The latest chapter in the adventurous western gourmand’s ongoing quest to catch up with the Third World has him singing a rather strange song.
Or has her singing one—for in this instance the diner seated at the counter of the John Dory Oyster Bar in Lower Manhattan was my wife. “Fish heads, fish heads, roly-poly fish heads,” she sang softly, serenading the morsel of Boston bluefish on the end of her fork. “Eat them up, yum!” And then—most uncharacteristically—she did.
To be sure, it was a fine fish head—about as irresistible as they come. Boston bluefish run large, so the head had been split lengthwise, very generously salted and then roasted. Its skin was crisp and the flesh beneath was moist and oily. The package was enriched by crisp-fried discs of sunchoke and brightened with a scattering of the pods and sprouts of sugar snap peas, and a good lashing of peppery olive oil. Chef April Bloomfield did not get her Michelin stars for nothing.
But neither is she responsible for this relatively new culinary trend of whole-fish, fang-to-fin dining. That bluefish head was on the John Dory menu in the spring. And it was around a year previous that I tucked into a full salmon head at a quirky downtown Montreal izakaya named Kazu. Kazuo Atkutsu’s guillotined Atlantic salmon was marinated in soy, grilled and dressed up with a festive splatter of taste and texture representing a good part of the repertoire of the Japanese pantry, and few add-ons besides. It was a sloppy but flavoursome dish.
Ex-Montreal chef Mehdi Brunet-Benkritly is turning out maple-and-soy salmon heads for New Yorkers at his popular new New York izakaya, Chez Sardine. And if you prefer your fish heads crunchy, you can get your fix in Vancouver—Trevor Bird’s Fable Kitchen in Kitsilano regularly serves up lightly battered head of Lois Lake-farmed steelhead with meaty collar attached, seasoned with ginger and soy and served in a butter-lettuce wrap with pickled carrots and cilantro. And instead of the customary half-head, each portion packs a full pair of them.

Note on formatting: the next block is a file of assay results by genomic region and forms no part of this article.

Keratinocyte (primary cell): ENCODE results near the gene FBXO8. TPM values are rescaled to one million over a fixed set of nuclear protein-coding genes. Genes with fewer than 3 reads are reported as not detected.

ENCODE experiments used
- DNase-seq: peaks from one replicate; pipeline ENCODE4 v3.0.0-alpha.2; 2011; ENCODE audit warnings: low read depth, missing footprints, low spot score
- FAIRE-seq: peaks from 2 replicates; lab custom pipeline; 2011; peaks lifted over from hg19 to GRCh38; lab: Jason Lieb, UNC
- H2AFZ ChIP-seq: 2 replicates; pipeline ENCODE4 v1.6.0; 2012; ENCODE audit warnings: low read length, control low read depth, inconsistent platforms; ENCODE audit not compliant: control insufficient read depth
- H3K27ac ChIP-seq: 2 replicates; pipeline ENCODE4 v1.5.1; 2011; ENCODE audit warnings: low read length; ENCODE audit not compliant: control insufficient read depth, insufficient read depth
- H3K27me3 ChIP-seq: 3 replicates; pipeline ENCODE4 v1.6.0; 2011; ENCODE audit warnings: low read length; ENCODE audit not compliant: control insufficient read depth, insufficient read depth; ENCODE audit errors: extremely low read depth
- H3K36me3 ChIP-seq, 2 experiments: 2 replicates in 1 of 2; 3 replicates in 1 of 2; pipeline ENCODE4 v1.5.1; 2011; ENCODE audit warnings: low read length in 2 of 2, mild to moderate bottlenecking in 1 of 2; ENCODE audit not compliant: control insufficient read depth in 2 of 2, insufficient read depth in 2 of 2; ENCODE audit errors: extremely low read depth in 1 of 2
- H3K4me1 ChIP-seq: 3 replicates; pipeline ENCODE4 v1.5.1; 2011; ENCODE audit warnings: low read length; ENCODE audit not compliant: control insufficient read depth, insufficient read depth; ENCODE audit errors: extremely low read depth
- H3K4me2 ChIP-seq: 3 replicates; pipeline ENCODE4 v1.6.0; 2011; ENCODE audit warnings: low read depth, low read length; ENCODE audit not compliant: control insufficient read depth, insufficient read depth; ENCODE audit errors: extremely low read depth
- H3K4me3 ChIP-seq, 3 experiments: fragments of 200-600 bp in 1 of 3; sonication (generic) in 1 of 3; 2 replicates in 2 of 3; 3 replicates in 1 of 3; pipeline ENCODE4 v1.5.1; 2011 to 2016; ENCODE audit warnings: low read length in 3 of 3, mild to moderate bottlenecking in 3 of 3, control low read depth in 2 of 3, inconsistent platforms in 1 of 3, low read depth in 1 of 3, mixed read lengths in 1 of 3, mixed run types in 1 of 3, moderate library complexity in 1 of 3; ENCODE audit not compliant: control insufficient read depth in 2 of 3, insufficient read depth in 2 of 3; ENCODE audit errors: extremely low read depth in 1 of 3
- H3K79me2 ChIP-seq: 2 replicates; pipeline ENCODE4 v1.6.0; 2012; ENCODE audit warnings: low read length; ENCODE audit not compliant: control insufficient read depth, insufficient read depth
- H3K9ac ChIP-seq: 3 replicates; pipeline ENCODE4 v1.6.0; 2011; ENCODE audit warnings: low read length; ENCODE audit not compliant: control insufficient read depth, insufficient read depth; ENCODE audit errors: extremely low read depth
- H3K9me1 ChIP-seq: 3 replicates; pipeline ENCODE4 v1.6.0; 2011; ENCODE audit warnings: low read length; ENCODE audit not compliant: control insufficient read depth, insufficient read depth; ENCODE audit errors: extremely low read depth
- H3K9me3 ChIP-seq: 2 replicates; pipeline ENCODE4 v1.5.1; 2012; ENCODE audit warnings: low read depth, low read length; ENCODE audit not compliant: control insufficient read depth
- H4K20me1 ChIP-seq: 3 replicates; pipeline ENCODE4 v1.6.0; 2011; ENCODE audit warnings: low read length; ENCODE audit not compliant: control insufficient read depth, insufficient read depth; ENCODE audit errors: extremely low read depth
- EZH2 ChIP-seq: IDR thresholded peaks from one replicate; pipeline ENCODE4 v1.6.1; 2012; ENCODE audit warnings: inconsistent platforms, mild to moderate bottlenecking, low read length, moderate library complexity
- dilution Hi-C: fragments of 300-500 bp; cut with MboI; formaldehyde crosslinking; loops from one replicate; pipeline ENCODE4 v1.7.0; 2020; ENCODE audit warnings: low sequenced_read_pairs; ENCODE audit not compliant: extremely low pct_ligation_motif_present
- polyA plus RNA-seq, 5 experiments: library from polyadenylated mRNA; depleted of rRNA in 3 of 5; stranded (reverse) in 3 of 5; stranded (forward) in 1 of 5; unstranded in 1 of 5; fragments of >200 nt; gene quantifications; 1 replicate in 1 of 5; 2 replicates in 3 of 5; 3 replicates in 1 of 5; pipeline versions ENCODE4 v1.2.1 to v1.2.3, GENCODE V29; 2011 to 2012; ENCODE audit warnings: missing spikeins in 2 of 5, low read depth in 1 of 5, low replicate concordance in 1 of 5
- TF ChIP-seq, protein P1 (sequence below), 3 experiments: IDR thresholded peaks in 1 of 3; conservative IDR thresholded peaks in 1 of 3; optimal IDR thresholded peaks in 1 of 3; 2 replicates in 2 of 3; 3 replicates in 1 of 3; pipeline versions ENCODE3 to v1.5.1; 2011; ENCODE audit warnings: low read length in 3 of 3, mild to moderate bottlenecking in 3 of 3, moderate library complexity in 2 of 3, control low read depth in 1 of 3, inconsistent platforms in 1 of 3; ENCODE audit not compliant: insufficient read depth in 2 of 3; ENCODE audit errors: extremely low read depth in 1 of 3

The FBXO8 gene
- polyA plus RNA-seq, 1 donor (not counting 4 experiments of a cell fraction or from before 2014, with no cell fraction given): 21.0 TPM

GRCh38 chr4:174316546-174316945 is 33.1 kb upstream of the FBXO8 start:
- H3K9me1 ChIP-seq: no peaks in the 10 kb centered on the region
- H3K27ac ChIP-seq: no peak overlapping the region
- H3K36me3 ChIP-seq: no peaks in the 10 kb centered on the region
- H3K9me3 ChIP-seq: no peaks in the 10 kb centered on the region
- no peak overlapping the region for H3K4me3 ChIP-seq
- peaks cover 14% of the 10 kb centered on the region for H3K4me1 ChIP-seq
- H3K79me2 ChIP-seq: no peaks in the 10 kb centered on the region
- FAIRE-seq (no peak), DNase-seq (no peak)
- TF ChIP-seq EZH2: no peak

Fish heads are in. Supply and variety are assured. How and where the trend got started is less clear, but it has obviously been simmering for some time. In the stockpot mainly, if you look to Europe; in the curry pot in South Asia; and in similar, vibrantly spiced stews in East Asia.
Its jump from the soup bowl to the dinner plate seems, unsurprisingly, to have occurred in Japanese kitchens. Their chefs understand better than those of any other culture where to find the tastiest parts of a fish. Grilled fish collars are a Japanese staple, so it’s only natural that in difficult economic times, their curiosity and appetite should extend to the other side of the gills. Why our chefs copied theirs is a simpler matter still.
“Why throw anything out when it’s good?” chef Bird asked rhetorically. “I pay for the heads—why not serve them?”
Quite. If you’ve ever had the pleasure of lifting the tender, moist cheek from a salt-baked sea bass, enjoyed a fried cod’s tongue in Newfoundland or Norway, stripped a salty soy-drenched grilled hamachi collar or saved a meaty halibut cheek from its usual, sad fate of being turned into mock scallops, you will understand something of the culinary pleasures concealed about the heads of fish.
If you still need a bit of gearing up before tackling one whole in a wrap at Fable, be advised that the bitter-tasting gills and other nasty bits will have been excised, and that the deep fryer does a more than adequate tenderizing number on the cartilage. And if a whole head in a wrap seems to be too much for you, start small (with deep-fried white bait at your local pub) and then move on to the big ones prepared in such a way that you are free to merely extract the best bits.
They can’t play baseball, they don’t wear sweaters, they’re not good dancers, they don’t play drums. But they are cheap and they are tasty—eat them up, yum.